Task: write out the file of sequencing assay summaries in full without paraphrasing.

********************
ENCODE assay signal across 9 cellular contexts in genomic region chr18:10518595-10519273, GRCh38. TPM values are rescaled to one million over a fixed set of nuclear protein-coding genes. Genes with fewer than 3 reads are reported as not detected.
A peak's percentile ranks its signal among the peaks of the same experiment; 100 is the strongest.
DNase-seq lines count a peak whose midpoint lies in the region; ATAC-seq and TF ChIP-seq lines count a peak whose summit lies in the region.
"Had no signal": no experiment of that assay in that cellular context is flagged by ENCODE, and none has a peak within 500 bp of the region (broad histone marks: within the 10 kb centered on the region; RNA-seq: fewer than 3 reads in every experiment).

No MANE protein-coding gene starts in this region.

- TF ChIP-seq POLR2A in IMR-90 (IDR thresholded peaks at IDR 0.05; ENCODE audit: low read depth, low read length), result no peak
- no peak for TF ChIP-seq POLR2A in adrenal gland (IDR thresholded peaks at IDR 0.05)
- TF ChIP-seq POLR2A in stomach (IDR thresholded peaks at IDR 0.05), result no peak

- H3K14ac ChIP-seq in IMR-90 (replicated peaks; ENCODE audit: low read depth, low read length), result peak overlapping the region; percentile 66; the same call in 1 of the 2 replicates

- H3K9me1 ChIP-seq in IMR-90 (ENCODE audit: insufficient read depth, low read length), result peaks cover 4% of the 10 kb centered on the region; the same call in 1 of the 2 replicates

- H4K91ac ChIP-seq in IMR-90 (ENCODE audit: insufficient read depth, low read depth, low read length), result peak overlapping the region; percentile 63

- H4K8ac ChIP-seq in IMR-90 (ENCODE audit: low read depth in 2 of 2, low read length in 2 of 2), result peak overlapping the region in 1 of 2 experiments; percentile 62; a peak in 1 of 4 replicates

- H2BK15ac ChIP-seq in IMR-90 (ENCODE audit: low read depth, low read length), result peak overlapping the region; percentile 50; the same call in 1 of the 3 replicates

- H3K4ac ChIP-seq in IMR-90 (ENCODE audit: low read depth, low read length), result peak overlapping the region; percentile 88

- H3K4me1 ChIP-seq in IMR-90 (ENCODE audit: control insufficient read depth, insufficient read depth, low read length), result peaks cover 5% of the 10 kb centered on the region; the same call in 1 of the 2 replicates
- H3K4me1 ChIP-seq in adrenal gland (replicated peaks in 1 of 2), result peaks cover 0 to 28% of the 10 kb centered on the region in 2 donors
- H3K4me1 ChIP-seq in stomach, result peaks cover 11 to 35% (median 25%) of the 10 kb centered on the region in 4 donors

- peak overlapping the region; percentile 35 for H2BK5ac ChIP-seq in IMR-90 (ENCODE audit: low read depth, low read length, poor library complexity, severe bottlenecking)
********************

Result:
ENCODE assay signal across 9 cellular contexts in genomic region chr18:10518595-10519273, GRCh38. TPM values are rescaled to one million over a fixed set of nuclear protein-coding genes. Genes with fewer than 3 reads are reported as not detected.
A peak's percentile ranks its signal among the peaks of the same experiment; 100 is the strongest.
DNase-seq lines count a peak whose midpoint lies in the region; ATAC-seq and TF ChIP-seq lines count a peak whose summit lies in the region.
"Had no signal": no experiment of that assay in that cellular context is flagged by ENCODE, and none has a peak within 500 bp of the region (broad histone marks: within the 10 kb centered on the region; RNA-seq: fewer than 3 reads in every experiment).

No MANE protein-coding gene starts in this region.

- TF ChIP-seq POLR2A in IMR-90 (IDR thresholded peaks at IDR 0.05; ENCODE audit: low read depth, low read length), result no peak
- no peak for TF ChIP-seq POLR2A in adrenal gland (IDR thresholded peaks at IDR 0.05)
- TF ChIP-seq POLR2A in stomach (IDR thresholded peaks at IDR 0.05), result no peak

- H3K14ac ChIP-seq in IMR-90 (replicated peaks; ENCODE audit: low read depth, low read length), result peak overlapping the region; percentile 66; the same call in 1 of the 2 replicates

- H3K9me1 ChIP-seq in IMR-90 (ENCODE audit: insufficient read depth, low read length), result peaks cover 4% of the 10 kb centered on the region; the same call in 1 of the 2 replicates

- H4K91ac ChIP-seq in IMR-90 (ENCODE audit: insufficient read depth, low read depth, low read length), result peak overlapping the region; percentile 63

- H4K8ac ChIP-seq in IMR-90 (ENCODE audit: low read depth in 2 of 2, low read length in 2 of 2), result peak overlapping the region in 1 of 2 experiments; percentile 62; a peak in 1 of 4 replicates

- H2BK15ac ChIP-seq in IMR-90 (ENCODE audit: low read depth, low read length), result peak overlapping the region; percentile 50; the same call in 1 of the 3 replicates

- H3K4ac ChIP-seq in IMR-90 (ENCODE audit: low read depth, low read length), result peak overlapping the region; percentile 88

- H3K4me1 ChIP-seq in IMR-90 (ENCODE audit: control insufficient read depth, insufficient read depth, low read length), result peaks cover 5% of the 10 kb centered on the region; the same call in 1 of the 2 replicates
- H3K4me1 ChIP-seq in adrenal gland (replicated peaks in 1 of 2), result peaks cover 0 to 28% of the 10 kb centered on the region in 2 donors
- H3K4me1 ChIP-seq in stomach, result peaks cover 11 to 35% (median 25%) of the 10 kb centered on the region in 4 donors

- peak overlapping the region; percentile 35 for H2BK5ac ChIP-seq in IMR-90 (ENCODE audit: low read depth, low read length, poor library complexity, severe bottlenecking)